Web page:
Born in Salt Lake City, Utah, O'Higgins was raised there and in San Diego, California. In 1922 he abandoned his first career as a pianist and entered the Academy of Arts in San Diego. Within two years he'd become a student of Diego Rivera, assisting Rivera on his murals at the National School of Agriculture at Chapingo, and the Public Education Secretariat.
Like Rivera, O'Higgins became an active member of the Mexican Communist Party. He immigrated to Mexico permanently in 1924, joined the party in 1927, and maintained his party membership until 1947. His political illustrations for the Daily Worker won him a year's study at the Academy of Art in Moscow on a Soviet Scholarship in 1933.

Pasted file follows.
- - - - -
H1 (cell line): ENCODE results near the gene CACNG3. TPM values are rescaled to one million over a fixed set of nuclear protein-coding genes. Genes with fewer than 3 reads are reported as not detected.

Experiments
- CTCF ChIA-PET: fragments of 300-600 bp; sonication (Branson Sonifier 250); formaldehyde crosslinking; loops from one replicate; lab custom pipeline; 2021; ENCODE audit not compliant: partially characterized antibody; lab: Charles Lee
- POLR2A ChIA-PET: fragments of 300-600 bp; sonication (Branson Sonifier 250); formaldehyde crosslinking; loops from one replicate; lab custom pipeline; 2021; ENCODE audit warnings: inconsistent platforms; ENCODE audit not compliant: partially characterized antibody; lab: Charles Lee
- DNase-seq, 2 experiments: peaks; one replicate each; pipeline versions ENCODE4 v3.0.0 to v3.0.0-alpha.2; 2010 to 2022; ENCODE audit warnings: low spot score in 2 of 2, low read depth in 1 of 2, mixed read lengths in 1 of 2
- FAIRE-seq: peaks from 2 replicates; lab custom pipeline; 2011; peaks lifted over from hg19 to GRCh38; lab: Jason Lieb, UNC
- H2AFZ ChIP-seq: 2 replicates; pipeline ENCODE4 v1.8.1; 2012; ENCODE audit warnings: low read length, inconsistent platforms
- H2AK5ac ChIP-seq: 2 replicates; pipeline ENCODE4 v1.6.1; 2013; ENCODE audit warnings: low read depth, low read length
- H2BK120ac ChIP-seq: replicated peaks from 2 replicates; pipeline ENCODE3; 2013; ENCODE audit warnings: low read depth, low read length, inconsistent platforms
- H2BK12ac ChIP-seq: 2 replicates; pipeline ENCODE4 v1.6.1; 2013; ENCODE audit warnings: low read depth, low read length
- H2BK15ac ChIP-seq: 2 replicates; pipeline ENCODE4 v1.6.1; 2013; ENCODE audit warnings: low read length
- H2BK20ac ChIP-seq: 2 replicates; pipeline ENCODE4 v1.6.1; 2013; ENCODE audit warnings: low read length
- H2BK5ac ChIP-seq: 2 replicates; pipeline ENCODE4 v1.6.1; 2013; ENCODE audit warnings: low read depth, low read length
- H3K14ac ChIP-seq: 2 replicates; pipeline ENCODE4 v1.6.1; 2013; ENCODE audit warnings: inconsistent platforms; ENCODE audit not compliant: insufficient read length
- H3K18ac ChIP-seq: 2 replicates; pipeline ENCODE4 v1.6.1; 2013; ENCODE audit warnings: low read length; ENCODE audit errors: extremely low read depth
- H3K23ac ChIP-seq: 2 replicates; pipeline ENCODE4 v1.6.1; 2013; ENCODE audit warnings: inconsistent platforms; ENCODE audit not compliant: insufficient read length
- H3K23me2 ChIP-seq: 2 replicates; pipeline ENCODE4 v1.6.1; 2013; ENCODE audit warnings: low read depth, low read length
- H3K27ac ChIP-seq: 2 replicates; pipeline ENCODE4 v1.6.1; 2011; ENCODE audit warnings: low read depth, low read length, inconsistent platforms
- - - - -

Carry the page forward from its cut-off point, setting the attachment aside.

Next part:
In 1937, O'Higgins was the co-founder, with fellow artists Leopoldo Méndez and Luis Arenal, of the Taller de Gráfica Popular ("People's Graphic Workshop"). The Taller became inspiration to many politically active leftist artists; for example, American expressionist painter Byron Randall went on to found similar artist collectives after becoming an associate member. In May 1940 O'Higgins had the honor of being the only non-native Mexican artist with work included in the seminal "Twenty Centuries of Mexican Art" exhibit organized by the Museum of Modern Art.
In 1961 O'Higgins was awarded honorary Mexican citizenship for "his contributions to the national arts and education". His mural work can be seen at the Abelardo L. Rodriguez Market, Mexico City, and his 1945 "Struggle Against Racial Discrimination" is installed in Kane Hall at the University of Washington in Seattle.
Among O'Higgins' students was the American graphic designer Bob Cato.